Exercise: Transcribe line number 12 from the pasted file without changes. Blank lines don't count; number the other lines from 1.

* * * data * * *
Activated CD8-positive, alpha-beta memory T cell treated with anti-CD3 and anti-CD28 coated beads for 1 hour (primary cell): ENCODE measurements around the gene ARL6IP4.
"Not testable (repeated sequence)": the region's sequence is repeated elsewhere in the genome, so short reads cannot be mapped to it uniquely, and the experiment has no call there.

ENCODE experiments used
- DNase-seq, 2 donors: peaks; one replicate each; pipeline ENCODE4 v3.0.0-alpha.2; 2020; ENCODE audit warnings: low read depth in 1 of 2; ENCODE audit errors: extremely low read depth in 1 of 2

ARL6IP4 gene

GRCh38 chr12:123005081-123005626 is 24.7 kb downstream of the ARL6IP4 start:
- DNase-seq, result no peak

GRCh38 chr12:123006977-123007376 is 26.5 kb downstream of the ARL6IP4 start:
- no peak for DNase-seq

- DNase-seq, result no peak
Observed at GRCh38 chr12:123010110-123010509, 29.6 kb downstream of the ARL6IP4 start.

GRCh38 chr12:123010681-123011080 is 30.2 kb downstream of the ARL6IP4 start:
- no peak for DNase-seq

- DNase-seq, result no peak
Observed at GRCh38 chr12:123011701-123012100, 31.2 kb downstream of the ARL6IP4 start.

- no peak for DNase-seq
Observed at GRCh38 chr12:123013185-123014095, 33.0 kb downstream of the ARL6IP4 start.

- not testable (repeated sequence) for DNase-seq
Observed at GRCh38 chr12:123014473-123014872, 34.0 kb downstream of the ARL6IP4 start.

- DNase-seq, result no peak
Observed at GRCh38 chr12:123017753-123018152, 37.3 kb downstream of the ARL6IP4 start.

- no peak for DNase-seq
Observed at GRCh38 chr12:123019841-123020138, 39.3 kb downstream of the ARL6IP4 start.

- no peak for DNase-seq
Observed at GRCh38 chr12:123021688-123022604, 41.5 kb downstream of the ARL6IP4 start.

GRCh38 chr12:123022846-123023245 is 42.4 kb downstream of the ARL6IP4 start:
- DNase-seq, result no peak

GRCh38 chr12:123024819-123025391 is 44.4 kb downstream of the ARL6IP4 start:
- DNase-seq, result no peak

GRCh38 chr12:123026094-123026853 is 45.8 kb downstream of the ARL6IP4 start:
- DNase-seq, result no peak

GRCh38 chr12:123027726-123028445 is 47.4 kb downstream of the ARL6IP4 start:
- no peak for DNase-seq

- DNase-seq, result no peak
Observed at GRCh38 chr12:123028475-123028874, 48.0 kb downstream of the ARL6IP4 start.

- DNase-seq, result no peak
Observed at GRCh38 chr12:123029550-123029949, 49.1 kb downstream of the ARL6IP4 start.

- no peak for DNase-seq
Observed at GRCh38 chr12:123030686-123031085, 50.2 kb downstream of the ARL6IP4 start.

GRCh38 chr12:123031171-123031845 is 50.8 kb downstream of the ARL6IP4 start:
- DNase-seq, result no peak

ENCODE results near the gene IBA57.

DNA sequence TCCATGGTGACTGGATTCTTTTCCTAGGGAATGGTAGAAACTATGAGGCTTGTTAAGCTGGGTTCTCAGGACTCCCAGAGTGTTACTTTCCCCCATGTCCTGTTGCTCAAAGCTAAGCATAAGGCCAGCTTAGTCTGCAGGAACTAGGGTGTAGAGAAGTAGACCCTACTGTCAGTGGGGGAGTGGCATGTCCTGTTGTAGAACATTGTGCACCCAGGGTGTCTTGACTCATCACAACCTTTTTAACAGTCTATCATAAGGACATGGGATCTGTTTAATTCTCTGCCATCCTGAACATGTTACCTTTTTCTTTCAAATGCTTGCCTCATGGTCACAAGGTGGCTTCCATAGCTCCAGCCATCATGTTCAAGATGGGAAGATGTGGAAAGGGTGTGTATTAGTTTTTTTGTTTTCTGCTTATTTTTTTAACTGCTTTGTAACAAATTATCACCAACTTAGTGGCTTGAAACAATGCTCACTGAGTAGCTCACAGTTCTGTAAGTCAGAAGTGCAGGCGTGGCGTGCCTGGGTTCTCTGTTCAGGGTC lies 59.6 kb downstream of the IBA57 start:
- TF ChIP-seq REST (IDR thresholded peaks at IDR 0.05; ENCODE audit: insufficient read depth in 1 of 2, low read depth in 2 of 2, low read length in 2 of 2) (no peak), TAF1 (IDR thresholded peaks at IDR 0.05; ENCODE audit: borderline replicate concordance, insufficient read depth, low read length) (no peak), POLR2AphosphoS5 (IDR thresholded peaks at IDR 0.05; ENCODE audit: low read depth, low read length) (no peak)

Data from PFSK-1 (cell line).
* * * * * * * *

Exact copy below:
GRCh38 chr12:123010681-123011080 is 30.2 kb downstream of the ARL6IP4 start: